I draped the piece into a two-layered skirt with a flat waistband in front, and elastic in the back. It’s unlined, so I can layer it over things and see them underneath.
My best way to put elastic into any project is to sew the channel first, then thread the elastic through connected to a safety pin. Make sure to over-feed by about a half inch, so that you can tack it in securely. There’s nothing more annoying than getting everything sewed up, when you stretch it for the first time and the end of the elastic snaps out of the seam. Don’t cut the elastic till you’ve tried it on- it helps minimize waist by originally cutting too short or long.
The waistband is made from a grey dupioni silk that I took from a shirt from goodwill. Dupioni silk is rough, usually taken from the silkworm cocoon after the moth has cracked it open and left it. This is good for the worms, as the usual process kills the worm inside to get the single perfect strand of silk. Because the silk fibers have been torn, the surface of the cloth is uneven.
When you’re putting in a flat waistband, adding interfacing helps it to lay flat and smooth, and to keep its’ shape. If it is iron on, or fusible, it is good to apply it to the outer layer, which is the visible one. Interfacing comes in a variety of weights, is usually white, and is either fusible or sew in. The fusibles have tiny plastic dots covering one side. This is the side that faces the fabric, then you melt the dots to the fabric with an iron, which adheres it into place.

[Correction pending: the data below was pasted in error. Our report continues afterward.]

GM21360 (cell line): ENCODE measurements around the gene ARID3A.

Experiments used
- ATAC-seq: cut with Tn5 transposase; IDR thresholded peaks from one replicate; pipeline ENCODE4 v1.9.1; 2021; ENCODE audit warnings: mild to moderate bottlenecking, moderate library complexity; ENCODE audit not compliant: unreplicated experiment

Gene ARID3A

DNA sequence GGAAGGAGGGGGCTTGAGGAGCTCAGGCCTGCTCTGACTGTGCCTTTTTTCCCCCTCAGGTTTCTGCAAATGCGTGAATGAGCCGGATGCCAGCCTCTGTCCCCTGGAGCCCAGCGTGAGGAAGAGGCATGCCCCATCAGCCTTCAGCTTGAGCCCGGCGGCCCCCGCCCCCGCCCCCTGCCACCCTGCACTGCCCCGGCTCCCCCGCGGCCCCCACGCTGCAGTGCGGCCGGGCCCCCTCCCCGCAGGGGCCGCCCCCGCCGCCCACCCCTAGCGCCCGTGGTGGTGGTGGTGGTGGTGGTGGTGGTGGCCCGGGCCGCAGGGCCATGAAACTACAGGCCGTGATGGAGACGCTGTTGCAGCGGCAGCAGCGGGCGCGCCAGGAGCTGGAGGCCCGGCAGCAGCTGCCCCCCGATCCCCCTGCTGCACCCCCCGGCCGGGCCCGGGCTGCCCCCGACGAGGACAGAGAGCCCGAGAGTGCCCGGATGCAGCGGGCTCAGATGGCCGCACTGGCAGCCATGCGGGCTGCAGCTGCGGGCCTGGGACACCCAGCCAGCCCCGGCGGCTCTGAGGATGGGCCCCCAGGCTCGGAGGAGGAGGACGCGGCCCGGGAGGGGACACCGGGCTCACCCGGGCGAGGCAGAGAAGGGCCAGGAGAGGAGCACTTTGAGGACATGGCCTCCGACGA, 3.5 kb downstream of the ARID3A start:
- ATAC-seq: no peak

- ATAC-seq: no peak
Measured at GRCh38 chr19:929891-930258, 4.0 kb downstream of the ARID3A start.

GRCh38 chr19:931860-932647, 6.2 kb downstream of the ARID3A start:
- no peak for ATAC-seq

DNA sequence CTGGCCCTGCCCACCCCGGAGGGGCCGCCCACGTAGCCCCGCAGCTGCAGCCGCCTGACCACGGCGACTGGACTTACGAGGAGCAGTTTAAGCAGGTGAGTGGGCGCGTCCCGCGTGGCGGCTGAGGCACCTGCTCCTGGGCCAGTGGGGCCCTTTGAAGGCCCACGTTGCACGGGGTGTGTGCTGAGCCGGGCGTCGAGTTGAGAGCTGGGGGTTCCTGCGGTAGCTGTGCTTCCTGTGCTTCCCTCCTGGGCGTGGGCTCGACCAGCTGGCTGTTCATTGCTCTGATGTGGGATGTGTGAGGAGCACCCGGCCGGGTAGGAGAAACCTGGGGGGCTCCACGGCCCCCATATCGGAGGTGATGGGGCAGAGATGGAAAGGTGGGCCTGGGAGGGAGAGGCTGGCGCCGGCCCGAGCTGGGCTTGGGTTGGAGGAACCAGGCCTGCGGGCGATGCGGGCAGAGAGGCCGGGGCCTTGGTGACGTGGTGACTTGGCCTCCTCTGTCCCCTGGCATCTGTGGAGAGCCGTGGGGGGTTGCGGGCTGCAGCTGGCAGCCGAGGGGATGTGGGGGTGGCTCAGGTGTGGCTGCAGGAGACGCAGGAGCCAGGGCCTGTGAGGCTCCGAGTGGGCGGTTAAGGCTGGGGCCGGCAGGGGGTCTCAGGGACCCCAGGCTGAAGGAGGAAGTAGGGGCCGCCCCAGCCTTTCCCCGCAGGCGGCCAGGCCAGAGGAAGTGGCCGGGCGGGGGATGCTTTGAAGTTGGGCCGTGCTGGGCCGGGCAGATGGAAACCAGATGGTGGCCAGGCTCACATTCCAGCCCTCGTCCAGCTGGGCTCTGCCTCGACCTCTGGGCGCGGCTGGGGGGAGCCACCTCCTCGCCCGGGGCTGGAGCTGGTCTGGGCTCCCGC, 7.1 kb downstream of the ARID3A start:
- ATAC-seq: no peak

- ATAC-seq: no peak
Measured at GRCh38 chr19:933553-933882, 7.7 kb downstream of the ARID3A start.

Because it is a natural fiber, silk can take pretty high heats without burning. Fuse the interfacing by holding the iron in one spot for about thirty seconds. It is useful to use a scrap of material as a press cloth, so you don’t scorch or burn the fabric. Make sure to use glass head silk pins- you can iron over them without any damage (melting your pins to your project just isn’t fun), and they’re super thin and sharp so they don’t pull or pucker the fabric.
When you’ve fused the interfacing to the waistband, fold the piece over to the back, and overlay the original seam by about 1/8″-1/4″, so you can catch it when you sew from the front. ‘Stitching in the Ditch’ is a technique used for tacking down something in the back without having a second, visible seam in front. Stitch right along the edge between the skirt and the waistband, so the back is caught for a finished look inside and out!